Beyond the Balanced Budget Amendment – Give Us Back Our Constitution

Many thanks to American Thinker for publishing my article, A Balanced Budget Amendment is not enough – Give Us Back Our Constitution.   The comments to the article illustrate the frustration many Americans feel with our federal government.  In the last hundred years the Framers’ fundamental constitutional structure has been betrayed by all three of the branches of the federal government.  The executive branch has assumed ever greater powers, often essentially ruling by decree through regulations promulgated by unelected bureaucrats and Presidents who have seized the power to start wars without congressional approval.  The judicial branch has assumed the right to effectively amend the Constitution by diktat of five unelected justices of the Supreme Court, and has done so dozens of times.  And the legislative branch has usurped the rights of the States and the People to the point where no one can articulate any real boundary to federal power to tax, spend or police. 

The problem is structural.   Even if this Congress refuses to raise the debt ceiling, a future Congress can resume borrowing and spending.  That is why we must look to constitutional amendment to constrain Washington.  However, it is unrealistic to expect that two-thirds of both houses of the federal Congress are ever going to vote true and lasting limits on their power.   Such limits are only going to come from the States and the People.  The “amendment amendment”  clears the way for States to enact amendments to the Constitution without having to go through Washington.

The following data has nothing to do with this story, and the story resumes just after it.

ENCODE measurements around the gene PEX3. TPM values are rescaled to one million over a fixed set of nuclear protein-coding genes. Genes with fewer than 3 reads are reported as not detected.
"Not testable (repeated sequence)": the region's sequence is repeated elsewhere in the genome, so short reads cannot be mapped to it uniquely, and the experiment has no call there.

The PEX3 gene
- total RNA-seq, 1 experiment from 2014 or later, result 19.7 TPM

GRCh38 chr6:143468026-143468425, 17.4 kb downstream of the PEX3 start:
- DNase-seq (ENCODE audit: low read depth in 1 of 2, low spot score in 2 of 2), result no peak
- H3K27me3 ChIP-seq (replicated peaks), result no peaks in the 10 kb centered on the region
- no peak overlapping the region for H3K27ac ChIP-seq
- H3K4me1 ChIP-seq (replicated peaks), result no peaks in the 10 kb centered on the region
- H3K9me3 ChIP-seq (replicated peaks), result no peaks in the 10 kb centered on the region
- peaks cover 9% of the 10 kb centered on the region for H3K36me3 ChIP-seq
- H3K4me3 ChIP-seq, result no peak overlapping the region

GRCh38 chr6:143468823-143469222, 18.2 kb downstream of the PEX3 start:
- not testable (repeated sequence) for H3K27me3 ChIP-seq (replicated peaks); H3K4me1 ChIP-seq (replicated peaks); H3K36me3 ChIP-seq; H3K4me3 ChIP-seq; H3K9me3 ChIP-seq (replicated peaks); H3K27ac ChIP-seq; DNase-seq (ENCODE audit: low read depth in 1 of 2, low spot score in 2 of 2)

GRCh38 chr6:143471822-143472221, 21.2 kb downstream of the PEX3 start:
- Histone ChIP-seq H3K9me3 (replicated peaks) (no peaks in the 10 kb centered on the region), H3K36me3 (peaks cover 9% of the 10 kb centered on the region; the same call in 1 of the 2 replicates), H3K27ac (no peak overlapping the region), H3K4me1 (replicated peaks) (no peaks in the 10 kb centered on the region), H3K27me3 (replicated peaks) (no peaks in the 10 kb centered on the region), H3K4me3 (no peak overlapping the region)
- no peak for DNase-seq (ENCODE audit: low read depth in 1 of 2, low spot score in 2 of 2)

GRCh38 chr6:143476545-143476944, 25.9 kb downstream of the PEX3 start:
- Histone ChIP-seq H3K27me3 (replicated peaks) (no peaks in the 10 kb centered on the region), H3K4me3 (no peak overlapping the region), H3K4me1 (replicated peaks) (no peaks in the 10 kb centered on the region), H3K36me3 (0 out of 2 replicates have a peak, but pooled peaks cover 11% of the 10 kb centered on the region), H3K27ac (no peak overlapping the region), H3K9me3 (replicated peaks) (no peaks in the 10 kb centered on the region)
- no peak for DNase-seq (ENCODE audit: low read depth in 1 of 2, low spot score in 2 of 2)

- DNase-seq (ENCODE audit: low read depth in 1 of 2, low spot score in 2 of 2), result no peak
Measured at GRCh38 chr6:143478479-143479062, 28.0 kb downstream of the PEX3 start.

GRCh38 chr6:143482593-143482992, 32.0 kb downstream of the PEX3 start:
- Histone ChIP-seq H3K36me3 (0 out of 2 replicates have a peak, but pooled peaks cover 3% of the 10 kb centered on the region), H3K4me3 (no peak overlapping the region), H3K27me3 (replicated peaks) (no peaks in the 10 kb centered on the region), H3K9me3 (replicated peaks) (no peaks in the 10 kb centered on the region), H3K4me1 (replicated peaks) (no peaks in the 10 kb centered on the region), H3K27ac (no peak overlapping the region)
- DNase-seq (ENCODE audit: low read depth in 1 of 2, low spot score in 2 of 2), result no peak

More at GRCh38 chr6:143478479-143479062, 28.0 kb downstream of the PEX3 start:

There is a tremendous pent-up desire to use the amendment process to restore the proper balance of governmental power in our Republic.  Besides the various balanced budget amendment proposals, there are the repeal amendment, an amendment to cap federal spending, and congressional term limits to end the era of the professional Washington politician.  The “amendment amendment” opens the way for these and other worthy proposals to be presented to the People without having to first be approved by the very body they are intended to limit.

Some of the commentators to the article raised the very good point that, given the extent to which the federal government has ignored and violated the Constitution thus far, why would it obey new constitutional amendments restricting its power?  Short of arms, the only answer to that is drafting.  No one violates constitutional clauses which are clear and precise.  For example, federal elections are held every two years, and Congress has never attempted to grant a title of nobility.   Federal power has been expanded where the Constitution’s language was too general.  This is not to criticize the original framers (I do think the drafters of the fourteenth amendment deserve to be criticized for being deliberately vague) – one can not foresee every possible abuse.  However, now that we can see how and what the federal legislature, executive and courts have abused in the constitutional language, we can draft tighter language which closes those loopholes.  I propose a number of such amendments in Timely Renewed.   However, first we must end the congressional monopoly on initiating constitutional amendments by passing the “amendment amendment.”

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